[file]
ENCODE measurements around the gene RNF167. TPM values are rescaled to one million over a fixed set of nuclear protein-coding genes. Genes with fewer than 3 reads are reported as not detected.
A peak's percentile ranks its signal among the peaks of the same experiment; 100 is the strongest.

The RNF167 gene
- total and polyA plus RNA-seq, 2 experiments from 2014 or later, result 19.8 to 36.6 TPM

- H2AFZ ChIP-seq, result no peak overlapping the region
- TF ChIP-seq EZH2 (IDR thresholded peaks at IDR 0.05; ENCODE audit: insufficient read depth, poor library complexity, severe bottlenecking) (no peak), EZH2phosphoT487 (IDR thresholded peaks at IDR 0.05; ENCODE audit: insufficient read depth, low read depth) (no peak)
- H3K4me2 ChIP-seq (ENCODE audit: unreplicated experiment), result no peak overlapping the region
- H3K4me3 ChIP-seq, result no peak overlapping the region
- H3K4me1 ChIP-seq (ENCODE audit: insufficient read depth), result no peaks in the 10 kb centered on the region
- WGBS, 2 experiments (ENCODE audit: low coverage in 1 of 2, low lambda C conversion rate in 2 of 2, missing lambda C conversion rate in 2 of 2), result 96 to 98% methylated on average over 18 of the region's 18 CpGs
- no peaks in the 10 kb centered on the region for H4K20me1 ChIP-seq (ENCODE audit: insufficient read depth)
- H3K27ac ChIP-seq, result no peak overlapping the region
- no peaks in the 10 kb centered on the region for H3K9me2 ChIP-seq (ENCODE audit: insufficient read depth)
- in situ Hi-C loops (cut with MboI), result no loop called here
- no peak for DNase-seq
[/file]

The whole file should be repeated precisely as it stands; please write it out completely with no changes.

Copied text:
ENCODE measurements around the gene RNF167. TPM values are rescaled to one million over a fixed set of nuclear protein-coding genes. Genes with fewer than 3 reads are reported as not detected.
A peak's percentile ranks its signal among the peaks of the same experiment; 100 is the strongest.

The RNF167 gene
- total and polyA plus RNA-seq, 2 experiments from 2014 or later, result 19.8 to 36.6 TPM

- H2AFZ ChIP-seq, result no peak overlapping the region
- TF ChIP-seq EZH2 (IDR thresholded peaks at IDR 0.05; ENCODE audit: insufficient read depth, poor library complexity, severe bottlenecking) (no peak), EZH2phosphoT487 (IDR thresholded peaks at IDR 0.05; ENCODE audit: insufficient read depth, low read depth) (no peak)
- H3K4me2 ChIP-seq (ENCODE audit: unreplicated experiment), result no peak overlapping the region
- H3K4me3 ChIP-seq, result no peak overlapping the region
- H3K4me1 ChIP-seq (ENCODE audit: insufficient read depth), result no peaks in the 10 kb centered on the region
- WGBS, 2 experiments (ENCODE audit: low coverage in 1 of 2, low lambda C conversion rate in 2 of 2, missing lambda C conversion rate in 2 of 2), result 96 to 98% methylated on average over 18 of the region's 18 CpGs
- no peaks in the 10 kb centered on the region for H4K20me1 ChIP-seq (ENCODE audit: insufficient read depth)
- H3K27ac ChIP-seq, result no peak overlapping the region
- no peaks in the 10 kb centered on the region for H3K9me2 ChIP-seq (ENCODE audit: insufficient read depth)
- in situ Hi-C loops (cut with MboI), result no loop called here
- no peak for DNase-seq